## Monday, February 25, 2008

### Deferred printing in LaTeX

Ever written a textbook? Ever written any document that has questions/problems and answers to those problems? Usually when you do this, you want to have questions printed in one place (or questions in each section of the document), and answers printed at the end of the document (so your readers, which are usually students, would try to actually solve the problem rather than just look at the solution which is right under the problem).
Now, I don't know how most of you usually do this, but up until now the only way I knew to do this is the "brute force" approach---I would simply write the questions and then, at the end of the document, I would write the answers. The obvious drawback of this approach is that you have to look up each individual question when writing the answers (just to see what it was) and this can quickly become very boring. Or, if you have the questions/answers on paper, they are usually written in pairs question/answer so you have to first type all the questions (ignoring the answers), and then go back to the begining of the paper and type all the answers (ignoring the questions). Anyway, I hope you get the picture why I hate doing this.
Wouldn't it be great if I could somehow have the question and its answer in the same place in the source of the document (notice that we are not talking about WYSIWYG text processors here), but then defer the printing of answers in the output document (that is, print the answers at the end of the document)? The solution to my problem comes in a form of the LaTeX box mechanism. Just take a look at this minimal example:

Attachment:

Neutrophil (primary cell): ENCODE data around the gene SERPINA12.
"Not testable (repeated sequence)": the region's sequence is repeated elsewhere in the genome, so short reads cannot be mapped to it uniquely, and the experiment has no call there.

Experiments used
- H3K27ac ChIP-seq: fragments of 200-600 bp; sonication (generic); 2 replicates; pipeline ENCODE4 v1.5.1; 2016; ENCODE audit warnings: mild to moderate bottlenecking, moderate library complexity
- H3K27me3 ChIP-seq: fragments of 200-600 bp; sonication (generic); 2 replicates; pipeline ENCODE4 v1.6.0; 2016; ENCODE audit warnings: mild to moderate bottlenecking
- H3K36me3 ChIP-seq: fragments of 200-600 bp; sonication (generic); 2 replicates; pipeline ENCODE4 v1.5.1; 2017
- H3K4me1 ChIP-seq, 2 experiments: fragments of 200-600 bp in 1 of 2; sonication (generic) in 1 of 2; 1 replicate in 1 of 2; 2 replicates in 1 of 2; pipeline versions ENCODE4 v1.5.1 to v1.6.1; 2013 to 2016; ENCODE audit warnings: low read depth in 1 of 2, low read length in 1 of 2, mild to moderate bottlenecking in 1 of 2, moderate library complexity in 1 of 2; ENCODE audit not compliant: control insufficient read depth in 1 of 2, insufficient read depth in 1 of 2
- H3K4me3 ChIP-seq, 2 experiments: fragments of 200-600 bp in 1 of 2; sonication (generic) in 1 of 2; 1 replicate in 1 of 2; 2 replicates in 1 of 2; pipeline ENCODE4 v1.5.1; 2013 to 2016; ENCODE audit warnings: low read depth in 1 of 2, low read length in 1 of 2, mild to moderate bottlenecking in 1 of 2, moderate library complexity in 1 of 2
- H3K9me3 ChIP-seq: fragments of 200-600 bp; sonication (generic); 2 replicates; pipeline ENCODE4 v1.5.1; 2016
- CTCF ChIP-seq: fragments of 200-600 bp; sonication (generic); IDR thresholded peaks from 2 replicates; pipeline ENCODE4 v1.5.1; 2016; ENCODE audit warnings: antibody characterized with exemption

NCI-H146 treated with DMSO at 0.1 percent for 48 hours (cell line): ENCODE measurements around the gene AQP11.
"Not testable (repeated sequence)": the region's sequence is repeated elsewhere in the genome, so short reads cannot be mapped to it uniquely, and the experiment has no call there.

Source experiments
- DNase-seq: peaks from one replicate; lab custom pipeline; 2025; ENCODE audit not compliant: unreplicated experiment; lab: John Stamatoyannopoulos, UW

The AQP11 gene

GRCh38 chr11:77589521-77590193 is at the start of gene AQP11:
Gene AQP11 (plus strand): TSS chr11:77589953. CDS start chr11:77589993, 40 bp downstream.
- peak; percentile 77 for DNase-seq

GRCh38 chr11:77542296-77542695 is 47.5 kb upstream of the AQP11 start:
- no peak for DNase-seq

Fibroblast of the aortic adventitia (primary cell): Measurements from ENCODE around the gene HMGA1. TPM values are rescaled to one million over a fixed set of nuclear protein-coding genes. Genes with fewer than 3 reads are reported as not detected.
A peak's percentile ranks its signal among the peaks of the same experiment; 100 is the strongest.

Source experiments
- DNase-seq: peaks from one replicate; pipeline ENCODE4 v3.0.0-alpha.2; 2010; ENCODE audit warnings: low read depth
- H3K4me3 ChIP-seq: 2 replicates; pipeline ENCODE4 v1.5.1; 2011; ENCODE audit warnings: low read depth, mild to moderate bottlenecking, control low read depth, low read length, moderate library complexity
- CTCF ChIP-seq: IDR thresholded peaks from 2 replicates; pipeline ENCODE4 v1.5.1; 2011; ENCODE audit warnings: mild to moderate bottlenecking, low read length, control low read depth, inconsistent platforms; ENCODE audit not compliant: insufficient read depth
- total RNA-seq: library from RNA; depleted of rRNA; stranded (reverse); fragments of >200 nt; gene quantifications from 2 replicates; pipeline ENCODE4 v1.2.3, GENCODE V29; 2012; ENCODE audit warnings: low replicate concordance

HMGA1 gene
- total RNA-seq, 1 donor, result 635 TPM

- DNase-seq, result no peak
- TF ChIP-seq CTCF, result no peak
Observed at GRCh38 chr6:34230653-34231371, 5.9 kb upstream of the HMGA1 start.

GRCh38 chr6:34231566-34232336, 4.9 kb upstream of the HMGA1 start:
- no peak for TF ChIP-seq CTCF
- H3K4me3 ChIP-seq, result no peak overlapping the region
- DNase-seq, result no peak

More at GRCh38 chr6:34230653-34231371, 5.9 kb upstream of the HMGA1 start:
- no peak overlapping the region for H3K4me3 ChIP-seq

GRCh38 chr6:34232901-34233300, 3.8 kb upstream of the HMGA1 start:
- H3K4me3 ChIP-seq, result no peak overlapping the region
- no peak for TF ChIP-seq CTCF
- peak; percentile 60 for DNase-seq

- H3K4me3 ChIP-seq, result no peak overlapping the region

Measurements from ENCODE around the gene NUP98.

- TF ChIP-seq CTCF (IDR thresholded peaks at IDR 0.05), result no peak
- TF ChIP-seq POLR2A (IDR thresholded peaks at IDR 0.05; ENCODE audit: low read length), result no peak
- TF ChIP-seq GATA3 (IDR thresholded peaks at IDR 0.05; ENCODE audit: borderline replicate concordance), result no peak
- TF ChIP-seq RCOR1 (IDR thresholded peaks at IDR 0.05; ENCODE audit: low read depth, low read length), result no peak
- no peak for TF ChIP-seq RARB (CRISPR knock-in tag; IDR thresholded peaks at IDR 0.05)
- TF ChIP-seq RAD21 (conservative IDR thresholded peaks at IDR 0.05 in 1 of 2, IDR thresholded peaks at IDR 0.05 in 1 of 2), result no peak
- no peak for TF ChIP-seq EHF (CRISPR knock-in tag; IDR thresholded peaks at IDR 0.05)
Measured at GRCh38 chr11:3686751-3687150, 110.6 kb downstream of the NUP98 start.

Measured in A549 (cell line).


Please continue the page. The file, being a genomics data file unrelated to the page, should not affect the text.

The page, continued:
Now I know it looks a bit complicated, but it really isn't. What we are doing is creating a box and storing all the answers in it, and then, when the time is write, we simply print all the contents of that box using the \printanswers command. This way, we can simply have the problem and its solution (answer) in the same place in the source of the document, but have the answers appear in a totally different place in the output pdf (or postscript or whatever). Now, I'm not going to go into details of the LaTeX code itself here. Those who know LaTeX will pretty much understand the code, and those who don't should first learn the basics before trying to get this. Anyway, the code can be used out-of-the-box; if someone would like to change something but doesn't know how, you can contact me. Last, but not least, here is how the output pdf looks like:

UPDATE: As Evan noted, if you are going to use multiple files, don't use \include. Instead, use the \input command which does not create new .aux files.